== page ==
Syed Nadir El Edroos

Nadir teaches Economics at Bellerbys College, London and is interested in Pakistani politics and current affairs. He tweets @needroos (

Will Bahrain’s sectarian divide impact Pakistan?

Mubarak’s exit was the start of the revolution, not the end. Egyptian protestors gathered after Friday prayers last week, to remind the military that it is them (the people) who had brought down the Mubarak regime. Even though they may have vacated Tahrir Square, the message was that they would not settle for anything less than their original demands. Commentators have attempted to establish whether similar conditions exist in Pakistan for a revolution, drawing parallels and identifying differences. But if comparisons must be drawn then the the ongoing protests in Bahrain are perhaps of greater relevance for Pakistan than events in Egypt. What Bahrain learned from Egypt The ...

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Whose country is this anyways? (Part III)

Corruption is the one word that explains government failure, greed, misallocation of public resources, abuse of power and undeserving state patronage. However, depending on who is involved, the degree of condemnation varies, which is a curious anomaly in what should be outright condemnation and a clear recognition of right from wrong. A dog’s life Recent reports have suggested that Pakistan’s Defence Ministry is demanding Rs1.66 billion to establish a National Canine Centre to train dogs.  3,260 dogs are to be trained over a period of 10 years, which works out to Rs2.7 million per dog. The army already manages a well regarded dog-training ...

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January 12, 2011

PPP destined to complete its term

First, the Jamiat Ulema-e-Islam-Fazal (JUI-F) withdrew support from the government. Then the Muttahida Qaumi Movement (MQM) pulled out and we counted the minutes, waiting for Prime Ministers Gilani’s government to collapse. The Oil and Gas Regulation Authority’s (OGRA) intimation of an increase in petroleum prices in the New Year came as no surprise to economists watching the steady rise in global petroleum prices, though ever the opportunist opposition parties rallied to condemn the government’s move. Commentators had been predicting an increase since the middle of December, while the formula for calculating oil prices is widely known. Should we have repeated the mistake ...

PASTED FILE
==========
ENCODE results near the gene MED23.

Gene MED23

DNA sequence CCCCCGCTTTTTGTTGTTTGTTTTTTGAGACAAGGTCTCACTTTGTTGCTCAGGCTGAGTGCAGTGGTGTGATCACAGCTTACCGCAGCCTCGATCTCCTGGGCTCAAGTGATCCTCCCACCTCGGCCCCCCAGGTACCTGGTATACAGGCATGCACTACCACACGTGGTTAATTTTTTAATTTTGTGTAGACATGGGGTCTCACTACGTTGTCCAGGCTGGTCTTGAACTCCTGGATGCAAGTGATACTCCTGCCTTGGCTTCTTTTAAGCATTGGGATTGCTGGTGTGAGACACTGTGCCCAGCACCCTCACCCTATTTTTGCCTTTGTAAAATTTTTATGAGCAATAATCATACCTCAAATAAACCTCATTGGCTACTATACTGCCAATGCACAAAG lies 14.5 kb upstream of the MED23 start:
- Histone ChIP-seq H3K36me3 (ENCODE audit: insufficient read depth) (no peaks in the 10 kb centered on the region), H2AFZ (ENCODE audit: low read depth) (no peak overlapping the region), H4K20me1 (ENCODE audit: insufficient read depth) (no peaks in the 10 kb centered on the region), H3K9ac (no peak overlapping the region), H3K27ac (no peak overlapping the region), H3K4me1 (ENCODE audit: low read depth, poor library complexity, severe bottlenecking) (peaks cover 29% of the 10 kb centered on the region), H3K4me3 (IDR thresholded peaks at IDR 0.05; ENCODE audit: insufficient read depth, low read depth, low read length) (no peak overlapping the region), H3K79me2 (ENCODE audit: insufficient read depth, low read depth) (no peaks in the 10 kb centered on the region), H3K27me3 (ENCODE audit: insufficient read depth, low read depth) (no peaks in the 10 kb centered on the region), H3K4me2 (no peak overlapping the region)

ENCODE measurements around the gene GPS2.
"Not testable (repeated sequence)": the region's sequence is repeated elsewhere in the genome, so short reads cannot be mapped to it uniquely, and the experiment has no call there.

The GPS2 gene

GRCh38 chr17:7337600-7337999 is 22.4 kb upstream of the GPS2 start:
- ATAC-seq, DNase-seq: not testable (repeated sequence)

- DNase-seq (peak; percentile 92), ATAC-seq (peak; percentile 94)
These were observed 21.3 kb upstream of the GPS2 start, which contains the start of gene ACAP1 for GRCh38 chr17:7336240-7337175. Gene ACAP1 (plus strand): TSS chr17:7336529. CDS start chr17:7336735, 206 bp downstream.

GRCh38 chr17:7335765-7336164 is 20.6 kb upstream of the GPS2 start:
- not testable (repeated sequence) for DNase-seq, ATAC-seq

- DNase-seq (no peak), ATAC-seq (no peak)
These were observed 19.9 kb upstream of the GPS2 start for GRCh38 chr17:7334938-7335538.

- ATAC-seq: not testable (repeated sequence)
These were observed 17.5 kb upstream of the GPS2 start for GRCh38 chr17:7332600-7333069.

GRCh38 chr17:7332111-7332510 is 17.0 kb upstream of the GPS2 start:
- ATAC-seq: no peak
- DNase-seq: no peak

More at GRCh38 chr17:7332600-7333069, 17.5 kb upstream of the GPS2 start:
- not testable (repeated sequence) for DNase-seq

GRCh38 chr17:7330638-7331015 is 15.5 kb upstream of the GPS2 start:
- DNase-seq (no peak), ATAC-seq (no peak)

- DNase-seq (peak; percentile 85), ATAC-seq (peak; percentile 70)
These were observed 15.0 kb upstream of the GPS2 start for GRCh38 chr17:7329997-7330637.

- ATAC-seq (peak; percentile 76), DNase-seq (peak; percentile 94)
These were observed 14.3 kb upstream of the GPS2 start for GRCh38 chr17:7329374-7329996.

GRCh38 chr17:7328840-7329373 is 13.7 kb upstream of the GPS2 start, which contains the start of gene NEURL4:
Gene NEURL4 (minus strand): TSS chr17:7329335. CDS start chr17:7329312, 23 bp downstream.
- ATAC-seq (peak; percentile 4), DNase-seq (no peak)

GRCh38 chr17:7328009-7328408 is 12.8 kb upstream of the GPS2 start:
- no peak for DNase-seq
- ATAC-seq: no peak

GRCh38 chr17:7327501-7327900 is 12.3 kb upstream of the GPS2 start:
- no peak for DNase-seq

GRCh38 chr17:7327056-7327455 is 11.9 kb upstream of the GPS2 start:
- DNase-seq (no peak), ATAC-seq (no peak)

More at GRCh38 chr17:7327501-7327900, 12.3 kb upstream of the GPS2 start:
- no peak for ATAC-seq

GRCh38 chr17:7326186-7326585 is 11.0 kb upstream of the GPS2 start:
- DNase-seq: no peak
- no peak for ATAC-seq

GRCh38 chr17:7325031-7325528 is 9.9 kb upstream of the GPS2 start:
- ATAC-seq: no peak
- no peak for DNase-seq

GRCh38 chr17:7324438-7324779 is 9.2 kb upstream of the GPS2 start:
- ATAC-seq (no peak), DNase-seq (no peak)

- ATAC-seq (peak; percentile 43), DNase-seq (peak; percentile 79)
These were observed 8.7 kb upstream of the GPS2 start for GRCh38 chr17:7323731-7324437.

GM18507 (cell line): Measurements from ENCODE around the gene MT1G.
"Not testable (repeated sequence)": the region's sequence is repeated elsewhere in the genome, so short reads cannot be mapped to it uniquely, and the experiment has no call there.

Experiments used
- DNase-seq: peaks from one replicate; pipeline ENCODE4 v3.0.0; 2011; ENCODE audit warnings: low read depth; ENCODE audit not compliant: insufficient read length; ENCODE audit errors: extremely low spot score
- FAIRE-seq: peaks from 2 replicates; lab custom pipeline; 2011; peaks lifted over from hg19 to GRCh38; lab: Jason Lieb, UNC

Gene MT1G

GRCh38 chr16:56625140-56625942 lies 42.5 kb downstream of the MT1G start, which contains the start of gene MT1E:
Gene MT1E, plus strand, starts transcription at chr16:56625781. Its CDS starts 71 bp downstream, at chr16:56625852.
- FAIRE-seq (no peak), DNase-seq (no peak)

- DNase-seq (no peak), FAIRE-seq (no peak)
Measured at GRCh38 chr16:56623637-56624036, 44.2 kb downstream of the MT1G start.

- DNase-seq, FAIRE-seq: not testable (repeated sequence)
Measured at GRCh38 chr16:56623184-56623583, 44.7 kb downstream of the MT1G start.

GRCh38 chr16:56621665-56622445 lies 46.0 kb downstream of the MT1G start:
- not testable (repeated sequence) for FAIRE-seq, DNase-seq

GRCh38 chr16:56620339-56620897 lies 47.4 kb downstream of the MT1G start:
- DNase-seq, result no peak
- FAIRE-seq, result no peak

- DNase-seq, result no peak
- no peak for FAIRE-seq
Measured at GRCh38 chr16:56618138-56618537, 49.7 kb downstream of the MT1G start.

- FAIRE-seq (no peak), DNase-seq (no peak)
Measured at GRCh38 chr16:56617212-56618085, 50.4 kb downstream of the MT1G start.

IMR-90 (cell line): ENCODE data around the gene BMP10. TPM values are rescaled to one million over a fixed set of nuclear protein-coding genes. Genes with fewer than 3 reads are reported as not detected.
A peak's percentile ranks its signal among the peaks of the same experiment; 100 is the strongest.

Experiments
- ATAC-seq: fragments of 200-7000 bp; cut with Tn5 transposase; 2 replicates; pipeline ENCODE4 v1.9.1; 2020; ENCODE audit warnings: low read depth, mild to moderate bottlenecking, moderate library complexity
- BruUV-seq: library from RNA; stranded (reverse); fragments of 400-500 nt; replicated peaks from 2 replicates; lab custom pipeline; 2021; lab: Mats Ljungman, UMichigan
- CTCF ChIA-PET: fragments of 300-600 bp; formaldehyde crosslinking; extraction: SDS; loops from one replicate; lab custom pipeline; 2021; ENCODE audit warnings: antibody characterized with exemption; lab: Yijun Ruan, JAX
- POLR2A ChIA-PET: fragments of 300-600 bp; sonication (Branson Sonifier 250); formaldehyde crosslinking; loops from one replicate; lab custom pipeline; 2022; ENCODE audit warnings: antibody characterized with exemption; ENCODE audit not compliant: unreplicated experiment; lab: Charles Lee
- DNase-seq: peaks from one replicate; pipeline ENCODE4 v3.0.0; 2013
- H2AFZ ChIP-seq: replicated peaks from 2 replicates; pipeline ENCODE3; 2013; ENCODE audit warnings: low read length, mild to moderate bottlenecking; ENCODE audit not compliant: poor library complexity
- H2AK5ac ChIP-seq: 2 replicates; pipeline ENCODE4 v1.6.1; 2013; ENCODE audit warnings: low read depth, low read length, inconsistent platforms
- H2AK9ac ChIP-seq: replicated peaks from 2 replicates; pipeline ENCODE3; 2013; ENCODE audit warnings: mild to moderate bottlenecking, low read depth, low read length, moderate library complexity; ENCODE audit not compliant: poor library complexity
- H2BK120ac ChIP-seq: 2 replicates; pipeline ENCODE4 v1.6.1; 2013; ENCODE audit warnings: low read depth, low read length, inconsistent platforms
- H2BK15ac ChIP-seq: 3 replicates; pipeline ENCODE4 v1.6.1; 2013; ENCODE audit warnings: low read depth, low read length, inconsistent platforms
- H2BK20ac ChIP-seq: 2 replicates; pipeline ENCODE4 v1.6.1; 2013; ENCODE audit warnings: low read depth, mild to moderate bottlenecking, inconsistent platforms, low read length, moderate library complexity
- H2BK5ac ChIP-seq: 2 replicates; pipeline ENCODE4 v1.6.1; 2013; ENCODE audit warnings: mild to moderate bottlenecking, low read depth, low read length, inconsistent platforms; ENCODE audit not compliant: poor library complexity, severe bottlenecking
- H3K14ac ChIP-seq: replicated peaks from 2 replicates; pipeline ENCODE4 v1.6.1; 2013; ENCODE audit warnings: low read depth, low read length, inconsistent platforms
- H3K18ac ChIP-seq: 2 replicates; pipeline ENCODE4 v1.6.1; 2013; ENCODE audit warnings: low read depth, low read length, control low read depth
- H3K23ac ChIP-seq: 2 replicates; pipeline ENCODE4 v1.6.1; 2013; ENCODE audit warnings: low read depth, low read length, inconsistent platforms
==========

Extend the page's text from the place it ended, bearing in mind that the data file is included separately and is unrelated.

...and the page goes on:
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Tax contribution: Show me the money

Taxation forms the backbone of state finances. The military, as an arm of the state, relies on state finances for its budgetary requirements. As I am often reminded, the Army is in a state of war, so one should support it without any criticism. However, any commentary that comes through the media or official sources, everyone agrees that the military is underfunded. A political hot potato While we are in a state of war, the RGST has become a political hot potato. The opposition has jumped on the anti-RGST bandwagon, while other parties such as the TI and JI prefer the, “taxes imposed under foreign diktat” line of argument. Whether the RGST is required or not, is a debate for another article. Why those patriotic Pakistanis that should ...

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Criminal negligence: Needless death at Bahria Town race track

On Sunday, five people died as a speeding car lost control and crashed into a group of spectators. What is extremely unfortunate is the fact that these deaths and injuries were completely avoidable. As details emerge, attention will focus on young reckless drivers. Our roads proliferate with underage drivers who, due to a combination of parental wealth, a grotesque sense of entitlement and teenage hormones, not only break the law, but are often involved in needless accidents. They drive around locally “suped up” cars, with little or no quality control. That however is one side of the coin. This tragedy took ...